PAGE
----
Ethiopian Jews protests turn violent in Israel, President speaks of “open wound”


Protests by Ethiopian Jews have turned violent in Israel in recent days.

BBC reports that dozens of police and protesters were hurt in Tel Aviv, where Ethiopian Jews protested against alleged police brutality. Police fired tear gas and stun grenades as protesters threw bottles and bricks. Tensions have risen after a video was released, in which two policemen were beating a soldier with Ethiopian background.

Israeli political leaders have addressed the violent protests.

President Reuven Rivlin said that “a handful of violent trouble-makers” were responsible of the violence, but stated that the protests revealed “the pain of a community crying out over a sense of discrimination, racism, and of being unanswered. We must look directly at this open wound.” Prime Minister Benjamin Netanjahu has met both with the abused soldier and Ethiopian community leaders.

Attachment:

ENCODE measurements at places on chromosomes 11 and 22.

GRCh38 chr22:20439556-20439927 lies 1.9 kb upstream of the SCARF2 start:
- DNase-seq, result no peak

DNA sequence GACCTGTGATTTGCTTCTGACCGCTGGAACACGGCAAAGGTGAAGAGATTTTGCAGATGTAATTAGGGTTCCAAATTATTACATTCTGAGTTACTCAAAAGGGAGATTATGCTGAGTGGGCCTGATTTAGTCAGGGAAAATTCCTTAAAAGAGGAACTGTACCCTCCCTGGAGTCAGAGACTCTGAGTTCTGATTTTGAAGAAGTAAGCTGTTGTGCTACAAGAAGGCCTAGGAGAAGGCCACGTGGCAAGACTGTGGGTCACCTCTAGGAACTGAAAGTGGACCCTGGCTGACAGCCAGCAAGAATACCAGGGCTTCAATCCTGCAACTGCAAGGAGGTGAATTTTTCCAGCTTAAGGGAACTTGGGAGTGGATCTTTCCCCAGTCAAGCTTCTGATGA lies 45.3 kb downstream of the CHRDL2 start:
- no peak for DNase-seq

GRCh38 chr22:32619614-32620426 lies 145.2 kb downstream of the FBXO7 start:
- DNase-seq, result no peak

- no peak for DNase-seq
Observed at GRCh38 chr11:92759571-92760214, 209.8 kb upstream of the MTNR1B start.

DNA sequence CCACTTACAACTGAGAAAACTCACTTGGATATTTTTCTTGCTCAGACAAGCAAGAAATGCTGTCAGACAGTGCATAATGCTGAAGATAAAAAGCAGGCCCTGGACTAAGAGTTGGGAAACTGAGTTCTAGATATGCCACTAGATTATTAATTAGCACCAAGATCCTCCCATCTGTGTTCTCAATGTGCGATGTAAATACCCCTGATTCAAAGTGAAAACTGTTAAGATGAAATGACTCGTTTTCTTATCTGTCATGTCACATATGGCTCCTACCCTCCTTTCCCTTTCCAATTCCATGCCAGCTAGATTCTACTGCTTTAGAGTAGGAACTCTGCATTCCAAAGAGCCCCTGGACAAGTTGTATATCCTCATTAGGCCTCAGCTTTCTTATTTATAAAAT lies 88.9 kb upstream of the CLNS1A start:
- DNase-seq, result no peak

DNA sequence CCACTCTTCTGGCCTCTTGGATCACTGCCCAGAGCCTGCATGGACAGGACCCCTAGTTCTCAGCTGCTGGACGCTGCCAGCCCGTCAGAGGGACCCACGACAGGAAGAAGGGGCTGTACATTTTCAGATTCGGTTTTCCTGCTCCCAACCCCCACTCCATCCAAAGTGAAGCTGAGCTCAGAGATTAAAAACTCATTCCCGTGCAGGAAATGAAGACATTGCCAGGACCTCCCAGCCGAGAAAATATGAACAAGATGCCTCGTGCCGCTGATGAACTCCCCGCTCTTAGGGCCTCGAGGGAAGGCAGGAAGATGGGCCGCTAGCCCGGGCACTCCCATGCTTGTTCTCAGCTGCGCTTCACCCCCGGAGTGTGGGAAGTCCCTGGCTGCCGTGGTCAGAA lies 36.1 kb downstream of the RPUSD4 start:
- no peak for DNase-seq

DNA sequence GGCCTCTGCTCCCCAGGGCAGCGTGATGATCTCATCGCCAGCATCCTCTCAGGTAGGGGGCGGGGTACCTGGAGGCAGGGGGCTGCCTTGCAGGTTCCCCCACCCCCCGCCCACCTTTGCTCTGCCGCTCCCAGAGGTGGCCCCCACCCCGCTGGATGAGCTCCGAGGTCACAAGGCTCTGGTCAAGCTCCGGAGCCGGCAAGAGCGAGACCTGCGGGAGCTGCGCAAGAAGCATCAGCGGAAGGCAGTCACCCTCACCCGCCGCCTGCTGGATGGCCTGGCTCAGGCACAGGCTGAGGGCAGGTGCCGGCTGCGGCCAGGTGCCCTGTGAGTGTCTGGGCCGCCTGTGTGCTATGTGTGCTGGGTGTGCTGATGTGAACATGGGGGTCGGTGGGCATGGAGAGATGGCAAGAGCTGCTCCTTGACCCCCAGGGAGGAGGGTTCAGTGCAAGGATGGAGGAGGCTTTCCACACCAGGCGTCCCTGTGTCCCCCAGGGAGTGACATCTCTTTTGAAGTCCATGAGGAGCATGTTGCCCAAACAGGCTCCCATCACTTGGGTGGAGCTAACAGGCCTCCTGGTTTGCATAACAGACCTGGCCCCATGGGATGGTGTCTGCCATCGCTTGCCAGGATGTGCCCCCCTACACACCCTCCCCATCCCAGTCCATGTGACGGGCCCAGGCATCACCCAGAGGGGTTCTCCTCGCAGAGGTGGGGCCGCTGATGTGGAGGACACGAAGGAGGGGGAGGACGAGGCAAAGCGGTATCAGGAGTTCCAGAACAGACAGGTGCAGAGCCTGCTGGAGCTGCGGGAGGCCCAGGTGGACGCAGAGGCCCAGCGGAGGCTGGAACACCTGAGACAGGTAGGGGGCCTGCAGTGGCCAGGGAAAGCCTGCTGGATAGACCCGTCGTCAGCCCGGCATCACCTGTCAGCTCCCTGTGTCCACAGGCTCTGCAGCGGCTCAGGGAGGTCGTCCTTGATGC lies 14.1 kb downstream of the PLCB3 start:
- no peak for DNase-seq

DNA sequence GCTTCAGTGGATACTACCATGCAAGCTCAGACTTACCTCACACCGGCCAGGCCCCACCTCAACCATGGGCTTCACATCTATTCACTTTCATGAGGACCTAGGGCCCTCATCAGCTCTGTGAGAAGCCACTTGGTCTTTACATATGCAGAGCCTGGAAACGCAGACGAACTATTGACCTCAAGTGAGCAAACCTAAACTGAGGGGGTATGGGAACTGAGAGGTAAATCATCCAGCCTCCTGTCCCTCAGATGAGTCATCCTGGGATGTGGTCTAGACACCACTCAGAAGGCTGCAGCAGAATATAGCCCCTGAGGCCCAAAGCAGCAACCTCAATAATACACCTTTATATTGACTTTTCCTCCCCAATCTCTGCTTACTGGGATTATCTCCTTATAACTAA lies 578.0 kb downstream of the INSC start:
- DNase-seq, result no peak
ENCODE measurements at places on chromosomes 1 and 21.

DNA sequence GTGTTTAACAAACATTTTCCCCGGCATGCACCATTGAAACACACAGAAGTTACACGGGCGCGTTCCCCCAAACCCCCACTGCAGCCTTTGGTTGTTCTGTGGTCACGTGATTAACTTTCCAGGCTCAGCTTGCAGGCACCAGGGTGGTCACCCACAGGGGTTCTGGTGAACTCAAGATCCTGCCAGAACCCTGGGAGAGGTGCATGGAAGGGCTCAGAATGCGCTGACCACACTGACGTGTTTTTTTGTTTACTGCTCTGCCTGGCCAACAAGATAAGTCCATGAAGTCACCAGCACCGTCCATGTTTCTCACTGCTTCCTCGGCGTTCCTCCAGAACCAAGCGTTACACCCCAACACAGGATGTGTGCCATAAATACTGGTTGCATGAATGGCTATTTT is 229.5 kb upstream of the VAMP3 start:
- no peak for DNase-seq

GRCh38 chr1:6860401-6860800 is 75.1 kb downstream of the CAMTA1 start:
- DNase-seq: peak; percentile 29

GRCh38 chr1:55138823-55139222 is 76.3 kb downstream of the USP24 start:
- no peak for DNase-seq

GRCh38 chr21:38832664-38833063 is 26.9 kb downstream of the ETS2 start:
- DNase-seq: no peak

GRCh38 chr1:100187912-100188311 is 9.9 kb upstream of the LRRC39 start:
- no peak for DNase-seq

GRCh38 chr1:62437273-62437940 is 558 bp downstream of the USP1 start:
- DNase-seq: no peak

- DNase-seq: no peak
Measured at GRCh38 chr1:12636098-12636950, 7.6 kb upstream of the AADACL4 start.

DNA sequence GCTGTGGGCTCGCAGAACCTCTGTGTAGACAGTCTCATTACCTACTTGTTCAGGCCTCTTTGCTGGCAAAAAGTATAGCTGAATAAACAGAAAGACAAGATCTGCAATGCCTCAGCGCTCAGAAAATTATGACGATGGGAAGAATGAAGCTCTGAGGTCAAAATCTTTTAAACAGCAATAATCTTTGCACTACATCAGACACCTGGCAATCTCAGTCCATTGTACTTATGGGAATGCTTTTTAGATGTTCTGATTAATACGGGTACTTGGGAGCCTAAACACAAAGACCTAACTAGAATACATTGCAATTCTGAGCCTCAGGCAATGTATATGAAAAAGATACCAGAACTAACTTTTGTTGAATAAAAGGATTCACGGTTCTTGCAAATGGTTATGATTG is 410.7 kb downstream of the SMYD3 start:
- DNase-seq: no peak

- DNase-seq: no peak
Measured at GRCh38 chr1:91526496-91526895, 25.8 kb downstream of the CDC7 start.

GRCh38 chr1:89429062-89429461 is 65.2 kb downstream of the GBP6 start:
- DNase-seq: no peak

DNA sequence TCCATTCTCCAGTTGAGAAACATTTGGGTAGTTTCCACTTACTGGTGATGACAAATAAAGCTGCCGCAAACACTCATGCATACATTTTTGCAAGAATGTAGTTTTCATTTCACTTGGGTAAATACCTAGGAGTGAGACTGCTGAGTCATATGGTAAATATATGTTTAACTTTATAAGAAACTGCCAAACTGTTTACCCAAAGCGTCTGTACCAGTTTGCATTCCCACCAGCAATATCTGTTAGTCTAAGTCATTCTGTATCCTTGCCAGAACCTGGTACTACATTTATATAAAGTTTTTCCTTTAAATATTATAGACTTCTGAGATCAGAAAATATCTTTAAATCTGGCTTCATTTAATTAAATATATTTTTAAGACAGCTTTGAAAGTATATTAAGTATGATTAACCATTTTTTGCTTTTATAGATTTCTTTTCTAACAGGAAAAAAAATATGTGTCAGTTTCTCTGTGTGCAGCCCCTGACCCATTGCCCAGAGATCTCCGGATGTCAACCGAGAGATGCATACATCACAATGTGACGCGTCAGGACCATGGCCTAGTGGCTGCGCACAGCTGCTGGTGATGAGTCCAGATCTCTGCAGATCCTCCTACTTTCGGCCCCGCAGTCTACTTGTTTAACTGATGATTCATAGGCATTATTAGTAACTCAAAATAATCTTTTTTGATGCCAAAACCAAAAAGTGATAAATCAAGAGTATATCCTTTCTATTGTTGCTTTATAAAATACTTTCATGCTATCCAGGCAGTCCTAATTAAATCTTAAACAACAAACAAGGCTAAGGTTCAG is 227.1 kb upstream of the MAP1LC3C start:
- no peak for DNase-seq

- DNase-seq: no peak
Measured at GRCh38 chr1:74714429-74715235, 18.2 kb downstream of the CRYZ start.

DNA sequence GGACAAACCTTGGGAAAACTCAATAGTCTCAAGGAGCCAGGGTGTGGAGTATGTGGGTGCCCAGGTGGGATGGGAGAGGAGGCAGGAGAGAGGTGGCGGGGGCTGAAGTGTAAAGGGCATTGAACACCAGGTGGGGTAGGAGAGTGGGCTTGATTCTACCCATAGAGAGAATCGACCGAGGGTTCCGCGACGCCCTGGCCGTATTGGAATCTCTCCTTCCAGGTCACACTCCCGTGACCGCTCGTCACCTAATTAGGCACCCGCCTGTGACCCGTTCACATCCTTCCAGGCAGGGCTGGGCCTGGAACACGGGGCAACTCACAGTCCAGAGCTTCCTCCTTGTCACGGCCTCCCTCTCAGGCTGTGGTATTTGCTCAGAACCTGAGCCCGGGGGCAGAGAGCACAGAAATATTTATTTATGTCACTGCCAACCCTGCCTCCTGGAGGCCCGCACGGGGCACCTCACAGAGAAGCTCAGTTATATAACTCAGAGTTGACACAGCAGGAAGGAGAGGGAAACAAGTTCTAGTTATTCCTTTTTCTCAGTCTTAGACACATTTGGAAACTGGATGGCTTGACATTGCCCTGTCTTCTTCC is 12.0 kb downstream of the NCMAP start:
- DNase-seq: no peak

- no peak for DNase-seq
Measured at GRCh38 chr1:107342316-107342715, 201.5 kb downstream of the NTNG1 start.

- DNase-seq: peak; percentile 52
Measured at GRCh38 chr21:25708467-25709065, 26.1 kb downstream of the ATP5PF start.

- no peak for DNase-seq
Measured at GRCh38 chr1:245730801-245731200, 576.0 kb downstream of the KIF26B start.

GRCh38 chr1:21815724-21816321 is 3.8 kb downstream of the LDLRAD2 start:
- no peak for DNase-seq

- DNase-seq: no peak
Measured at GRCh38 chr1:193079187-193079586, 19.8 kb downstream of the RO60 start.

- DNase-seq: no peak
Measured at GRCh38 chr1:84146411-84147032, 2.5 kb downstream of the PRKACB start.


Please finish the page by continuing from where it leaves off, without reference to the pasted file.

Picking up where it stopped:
One protester said that they are not prepared to wait any longer to be recognized as equal citizens. Tel Aviv police has commented on the clashes by saying that the use of violence by a small minority of the many protesters doesn’t serve their struggle.

U.S. News reports that the violent protests highlight the struggles of Ethiopian Jews after 30 years in Israel. About 135,000 Ethiopian Jews living in Israel are plagued by poverty, crime and unemployment, and their brewing frustrations over racism and lack of opportunity. Jews have been the victims of discrimination and similar protests erupted previously in 2012.

Secret operations carried out in the 1980s and 90s allowed thousands of Jews with high expectations of a better life to flee to Israel to escape Ethiopia’s famine and civil war.


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